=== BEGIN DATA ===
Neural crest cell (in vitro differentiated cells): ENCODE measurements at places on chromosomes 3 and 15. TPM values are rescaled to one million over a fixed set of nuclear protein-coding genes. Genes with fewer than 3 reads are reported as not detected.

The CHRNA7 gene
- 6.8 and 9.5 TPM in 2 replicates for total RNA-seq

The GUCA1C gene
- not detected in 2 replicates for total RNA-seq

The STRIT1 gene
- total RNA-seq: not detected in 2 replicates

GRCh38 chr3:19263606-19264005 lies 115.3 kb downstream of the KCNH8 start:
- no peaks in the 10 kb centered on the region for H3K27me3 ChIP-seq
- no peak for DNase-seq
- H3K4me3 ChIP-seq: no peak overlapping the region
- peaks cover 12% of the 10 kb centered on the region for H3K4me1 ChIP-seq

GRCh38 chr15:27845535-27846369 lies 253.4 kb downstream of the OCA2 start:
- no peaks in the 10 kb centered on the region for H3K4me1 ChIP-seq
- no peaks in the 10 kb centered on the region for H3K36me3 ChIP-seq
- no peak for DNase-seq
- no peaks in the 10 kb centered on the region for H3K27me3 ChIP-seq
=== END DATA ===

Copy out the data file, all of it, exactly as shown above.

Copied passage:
Neural crest cell (in vitro differentiated cells): ENCODE measurements at places on chromosomes 3 and 15. TPM values are rescaled to one million over a fixed set of nuclear protein-coding genes. Genes with fewer than 3 reads are reported as not detected.

The CHRNA7 gene
- 6.8 and 9.5 TPM in 2 replicates for total RNA-seq

The GUCA1C gene
- not detected in 2 replicates for total RNA-seq

The STRIT1 gene
- total RNA-seq: not detected in 2 replicates

GRCh38 chr3:19263606-19264005 lies 115.3 kb downstream of the KCNH8 start:
- no peaks in the 10 kb centered on the region for H3K27me3 ChIP-seq
- no peak for DNase-seq
- H3K4me3 ChIP-seq: no peak overlapping the region
- peaks cover 12% of the 10 kb centered on the region for H3K4me1 ChIP-seq

GRCh38 chr15:27845535-27846369 lies 253.4 kb downstream of the OCA2 start:
- no peaks in the 10 kb centered on the region for H3K4me1 ChIP-seq
- no peaks in the 10 kb centered on the region for H3K36me3 ChIP-seq
- no peak for DNase-seq
- no peaks in the 10 kb centered on the region for H3K27me3 ChIP-seq